Integrity, service and excellence: the experiences of USAF dental assistant instructors.
Subject: Teachers
Air forces
College teachers
Authors: Hernandez, Audrey
Montellano, Valerie
Pub Date: 11/01/2011
Publication: Name: The Dental Assistant Publisher: American Dental Assistants Association Audience: Academic; Trade Format: Magazine/Journal Subject: Health; Science and technology Copyright: COPYRIGHT 2011 American Dental Assistants Association ISSN: 1088-3886
Issue: Date: Nov-Dec, 2011 Source Volume: 80 Source Issue: 6
Accession Number: 287748738
Full Text: As U.S. Air Force (USAF) dental assistant instructors, it is our responsibility to train and mold young airmen to be the best dental assistants throughout the world. In order to meet the basic requirements for instructor duty, we must have at least three years of chairside dentistry experience and outstanding performance reports. Upon selection, our training and requirements to become a qualified instructor are: an intense five-week Basic Instructor Course, an Associate's Degree in Applied Science through the Community College of the Air Force, earning the Dental Assistanting National Board (DANB) Certification, and shadowing the entire 381-hour program.

The dental assistant program for our airmen is very demanding, spanning 48 training days which includes approximately 55 percent didactic and 45 percent labs. Our student labs include Dental Radiology, Infection Control, Dental Materials and General Assisting. Our program offers two of the three DANB Certifications--the Infection Control, and Radiation Health and Safety examinations--prior to graduation.

Being an instructor has impacted our Air Force careers in many ways, from the transformation of being a dental assistant to becoming educators in the military. This profession of educating the future dental assistants is gratifying. As instructors, we exemplify our Air Force core values, "Integrity first; Service before self; and Excellence in all we do." We have to be beyond reproach since we set the example for dental assistants and our military leaders.


Sharing our experiences and trials as educators with students has been rewarding; our impact has paved the path for future dental assistants in the United States Air Force. When a student graduates from our technical training he or she becomes a member of the ADAA. It's an honor to pin badges on their service dress uniforms to welcome them to our profession.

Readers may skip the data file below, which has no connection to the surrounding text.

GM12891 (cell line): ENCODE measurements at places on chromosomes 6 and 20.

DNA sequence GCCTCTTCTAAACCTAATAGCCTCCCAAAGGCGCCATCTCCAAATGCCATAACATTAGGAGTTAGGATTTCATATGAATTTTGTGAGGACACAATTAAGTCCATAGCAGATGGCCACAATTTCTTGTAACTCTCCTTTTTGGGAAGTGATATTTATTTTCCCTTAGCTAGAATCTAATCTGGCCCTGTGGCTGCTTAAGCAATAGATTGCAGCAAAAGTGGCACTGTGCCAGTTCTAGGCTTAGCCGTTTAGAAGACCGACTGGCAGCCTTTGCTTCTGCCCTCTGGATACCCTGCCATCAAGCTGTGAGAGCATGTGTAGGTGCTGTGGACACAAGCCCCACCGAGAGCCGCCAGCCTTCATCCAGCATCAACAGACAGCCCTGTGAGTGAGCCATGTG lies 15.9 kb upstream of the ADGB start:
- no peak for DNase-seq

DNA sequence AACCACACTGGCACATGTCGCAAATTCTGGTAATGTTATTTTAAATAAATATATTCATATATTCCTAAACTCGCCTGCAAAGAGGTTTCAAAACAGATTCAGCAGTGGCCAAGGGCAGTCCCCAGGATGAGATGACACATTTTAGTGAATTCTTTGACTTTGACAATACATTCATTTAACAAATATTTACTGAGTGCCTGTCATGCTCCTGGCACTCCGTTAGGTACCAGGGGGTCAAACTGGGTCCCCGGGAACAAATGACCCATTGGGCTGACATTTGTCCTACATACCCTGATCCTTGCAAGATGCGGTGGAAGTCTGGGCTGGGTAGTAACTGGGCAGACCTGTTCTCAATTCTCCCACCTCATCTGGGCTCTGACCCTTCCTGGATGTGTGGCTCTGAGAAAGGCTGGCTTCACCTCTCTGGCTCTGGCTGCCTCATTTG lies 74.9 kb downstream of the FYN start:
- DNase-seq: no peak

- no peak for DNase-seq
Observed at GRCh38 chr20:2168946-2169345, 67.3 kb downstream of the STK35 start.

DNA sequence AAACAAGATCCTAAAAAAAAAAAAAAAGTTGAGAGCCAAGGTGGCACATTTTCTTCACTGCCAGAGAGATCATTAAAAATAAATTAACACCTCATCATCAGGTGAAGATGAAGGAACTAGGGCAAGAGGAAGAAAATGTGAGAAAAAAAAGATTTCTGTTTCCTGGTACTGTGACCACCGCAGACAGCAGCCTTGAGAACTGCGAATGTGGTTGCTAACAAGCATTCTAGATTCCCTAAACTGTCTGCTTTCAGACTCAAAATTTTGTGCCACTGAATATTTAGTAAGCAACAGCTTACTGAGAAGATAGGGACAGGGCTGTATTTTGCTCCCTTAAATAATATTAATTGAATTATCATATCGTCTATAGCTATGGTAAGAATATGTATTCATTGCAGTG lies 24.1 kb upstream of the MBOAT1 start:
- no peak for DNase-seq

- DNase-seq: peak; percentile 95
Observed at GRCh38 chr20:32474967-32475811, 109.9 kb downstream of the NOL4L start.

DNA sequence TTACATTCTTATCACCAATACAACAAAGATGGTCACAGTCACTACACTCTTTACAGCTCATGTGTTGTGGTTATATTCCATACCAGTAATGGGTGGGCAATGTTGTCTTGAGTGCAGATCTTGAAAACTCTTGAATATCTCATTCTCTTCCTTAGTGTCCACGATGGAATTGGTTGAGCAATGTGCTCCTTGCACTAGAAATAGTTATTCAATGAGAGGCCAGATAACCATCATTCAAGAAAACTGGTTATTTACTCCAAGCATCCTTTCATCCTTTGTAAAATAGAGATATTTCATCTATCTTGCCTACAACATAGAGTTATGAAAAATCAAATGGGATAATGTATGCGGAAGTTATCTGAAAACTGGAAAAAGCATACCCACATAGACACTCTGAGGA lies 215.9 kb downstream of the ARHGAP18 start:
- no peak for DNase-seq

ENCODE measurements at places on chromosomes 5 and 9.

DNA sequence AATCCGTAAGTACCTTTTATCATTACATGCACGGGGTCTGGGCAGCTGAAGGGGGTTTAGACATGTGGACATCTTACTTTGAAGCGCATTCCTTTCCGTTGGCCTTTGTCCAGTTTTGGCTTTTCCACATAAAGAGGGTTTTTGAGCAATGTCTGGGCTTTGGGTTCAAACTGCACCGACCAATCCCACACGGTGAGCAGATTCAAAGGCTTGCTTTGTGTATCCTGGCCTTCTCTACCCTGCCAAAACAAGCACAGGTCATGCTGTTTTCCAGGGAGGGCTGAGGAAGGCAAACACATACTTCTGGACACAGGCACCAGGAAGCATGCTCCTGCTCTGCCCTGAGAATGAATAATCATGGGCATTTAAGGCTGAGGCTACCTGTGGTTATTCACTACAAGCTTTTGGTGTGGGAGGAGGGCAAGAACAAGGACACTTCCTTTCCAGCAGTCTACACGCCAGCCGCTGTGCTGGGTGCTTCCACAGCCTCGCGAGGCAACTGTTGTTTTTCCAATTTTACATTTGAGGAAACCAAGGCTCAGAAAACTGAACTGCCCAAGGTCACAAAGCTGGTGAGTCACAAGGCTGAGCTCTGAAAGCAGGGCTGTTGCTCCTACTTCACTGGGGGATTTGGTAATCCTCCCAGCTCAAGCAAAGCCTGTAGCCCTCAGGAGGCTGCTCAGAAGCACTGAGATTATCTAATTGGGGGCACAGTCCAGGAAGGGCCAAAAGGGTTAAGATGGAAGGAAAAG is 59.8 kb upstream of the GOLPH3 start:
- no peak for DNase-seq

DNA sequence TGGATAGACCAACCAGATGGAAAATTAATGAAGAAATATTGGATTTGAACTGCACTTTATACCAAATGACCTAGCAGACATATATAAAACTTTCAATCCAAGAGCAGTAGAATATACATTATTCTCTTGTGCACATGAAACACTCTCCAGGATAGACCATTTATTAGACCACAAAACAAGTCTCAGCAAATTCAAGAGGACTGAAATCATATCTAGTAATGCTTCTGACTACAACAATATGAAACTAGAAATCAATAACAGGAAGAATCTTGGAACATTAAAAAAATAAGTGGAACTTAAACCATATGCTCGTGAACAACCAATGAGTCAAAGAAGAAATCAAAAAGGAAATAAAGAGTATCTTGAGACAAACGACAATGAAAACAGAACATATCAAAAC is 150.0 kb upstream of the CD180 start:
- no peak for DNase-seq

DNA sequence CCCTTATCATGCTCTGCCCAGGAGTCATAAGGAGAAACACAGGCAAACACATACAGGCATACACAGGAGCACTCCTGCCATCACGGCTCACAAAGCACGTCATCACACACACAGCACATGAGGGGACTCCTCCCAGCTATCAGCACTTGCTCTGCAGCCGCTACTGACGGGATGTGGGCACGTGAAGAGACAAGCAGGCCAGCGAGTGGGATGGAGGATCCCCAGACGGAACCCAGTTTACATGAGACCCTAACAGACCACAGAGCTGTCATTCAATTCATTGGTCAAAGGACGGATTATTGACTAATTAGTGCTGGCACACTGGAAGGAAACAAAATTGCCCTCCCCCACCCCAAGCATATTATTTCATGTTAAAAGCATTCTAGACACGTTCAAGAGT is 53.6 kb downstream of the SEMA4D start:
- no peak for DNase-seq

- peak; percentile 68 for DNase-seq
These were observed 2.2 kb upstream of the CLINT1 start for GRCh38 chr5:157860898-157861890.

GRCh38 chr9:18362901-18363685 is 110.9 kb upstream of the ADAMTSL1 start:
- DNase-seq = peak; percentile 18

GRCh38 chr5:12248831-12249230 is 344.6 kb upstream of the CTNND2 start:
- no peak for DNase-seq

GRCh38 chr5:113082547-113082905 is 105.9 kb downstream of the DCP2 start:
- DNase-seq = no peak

Serving as an ADAA delegate has given us the opportunity to see the dental assistant profession in another light. It was an honor to be associated with our Air Force Trustee and represent the Federal District; we voiced our opinions on key topics of our profession as dental assistants. As delegates we felt connected to our profession and our civilian counter parts. Often we read the ADAA journal for updates and utilize the ADAA website for our continuing education and proficiency training.

As ADAA delegates representing the Federal District, we will uphold our responsibilities during our term and look forward to participating in the future.

Staff Sergeant Audrey Hernandez is a Dental Assistant Craftsman assigned to the Dental Assistant Apprentice Course as an Instructor, Ft Sam Houston, Texas. She is from Kansas City, Mo.

Staff Sergeant Valerie Montellano is a Dental Assistant Craftsman assigned to the Dental Assistant Apprentice Course as an Instructor, Ft Sam Houston, Texas. She was born in El Paso, Texas.


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